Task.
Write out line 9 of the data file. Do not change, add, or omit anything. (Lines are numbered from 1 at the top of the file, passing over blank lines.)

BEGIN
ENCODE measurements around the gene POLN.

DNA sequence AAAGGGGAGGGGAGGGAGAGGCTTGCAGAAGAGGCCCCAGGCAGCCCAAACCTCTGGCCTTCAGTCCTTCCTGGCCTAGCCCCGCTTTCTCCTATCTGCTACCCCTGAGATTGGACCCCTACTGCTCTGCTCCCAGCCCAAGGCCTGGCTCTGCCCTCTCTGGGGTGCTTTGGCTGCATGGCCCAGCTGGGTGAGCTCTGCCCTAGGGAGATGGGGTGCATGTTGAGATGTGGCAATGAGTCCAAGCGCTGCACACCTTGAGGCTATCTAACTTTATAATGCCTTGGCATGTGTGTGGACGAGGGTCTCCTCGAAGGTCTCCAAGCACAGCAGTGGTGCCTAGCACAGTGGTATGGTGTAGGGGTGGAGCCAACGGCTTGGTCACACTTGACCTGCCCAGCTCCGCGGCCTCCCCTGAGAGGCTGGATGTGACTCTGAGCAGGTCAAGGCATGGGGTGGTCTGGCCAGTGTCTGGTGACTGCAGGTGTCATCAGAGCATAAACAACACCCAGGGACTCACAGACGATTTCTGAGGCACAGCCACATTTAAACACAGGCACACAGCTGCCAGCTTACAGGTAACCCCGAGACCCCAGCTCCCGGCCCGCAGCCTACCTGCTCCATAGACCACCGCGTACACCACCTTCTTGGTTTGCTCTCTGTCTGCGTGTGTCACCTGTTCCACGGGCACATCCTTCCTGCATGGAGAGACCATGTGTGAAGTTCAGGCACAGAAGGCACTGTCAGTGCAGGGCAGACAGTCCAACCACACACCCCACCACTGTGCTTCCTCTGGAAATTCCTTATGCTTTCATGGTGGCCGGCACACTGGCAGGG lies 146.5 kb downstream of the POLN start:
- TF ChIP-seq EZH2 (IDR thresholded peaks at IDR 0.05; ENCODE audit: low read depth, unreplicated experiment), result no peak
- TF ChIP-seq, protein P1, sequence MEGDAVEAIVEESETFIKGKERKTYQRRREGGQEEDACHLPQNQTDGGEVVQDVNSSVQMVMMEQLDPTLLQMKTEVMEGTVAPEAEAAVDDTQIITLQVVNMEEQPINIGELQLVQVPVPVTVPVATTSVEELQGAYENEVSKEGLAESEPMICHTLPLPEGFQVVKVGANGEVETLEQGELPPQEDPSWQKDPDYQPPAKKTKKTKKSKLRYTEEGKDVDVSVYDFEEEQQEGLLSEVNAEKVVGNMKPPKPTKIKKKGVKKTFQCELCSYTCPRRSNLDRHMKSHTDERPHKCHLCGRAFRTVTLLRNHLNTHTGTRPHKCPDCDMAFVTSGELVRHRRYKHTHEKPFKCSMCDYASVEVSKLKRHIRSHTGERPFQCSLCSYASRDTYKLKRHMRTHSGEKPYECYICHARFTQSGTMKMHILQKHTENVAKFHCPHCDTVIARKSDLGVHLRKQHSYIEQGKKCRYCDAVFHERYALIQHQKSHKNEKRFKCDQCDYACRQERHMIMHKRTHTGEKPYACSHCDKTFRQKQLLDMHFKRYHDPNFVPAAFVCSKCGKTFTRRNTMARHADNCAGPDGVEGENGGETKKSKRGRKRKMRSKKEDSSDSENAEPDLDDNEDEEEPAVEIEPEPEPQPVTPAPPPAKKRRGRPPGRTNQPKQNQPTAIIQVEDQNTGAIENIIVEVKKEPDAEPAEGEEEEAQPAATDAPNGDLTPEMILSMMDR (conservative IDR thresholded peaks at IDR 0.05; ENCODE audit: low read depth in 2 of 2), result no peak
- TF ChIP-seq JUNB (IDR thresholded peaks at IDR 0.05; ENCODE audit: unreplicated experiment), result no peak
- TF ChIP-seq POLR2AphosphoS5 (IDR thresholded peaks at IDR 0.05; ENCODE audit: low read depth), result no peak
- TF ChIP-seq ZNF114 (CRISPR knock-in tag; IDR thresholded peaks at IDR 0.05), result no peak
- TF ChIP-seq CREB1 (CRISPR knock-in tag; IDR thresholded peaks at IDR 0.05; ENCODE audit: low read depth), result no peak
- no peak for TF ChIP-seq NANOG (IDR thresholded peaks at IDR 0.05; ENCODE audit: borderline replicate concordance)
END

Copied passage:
- no peak for TF ChIP-seq NANOG (IDR thresholded peaks at IDR 0.05; ENCODE audit: borderline replicate concordance)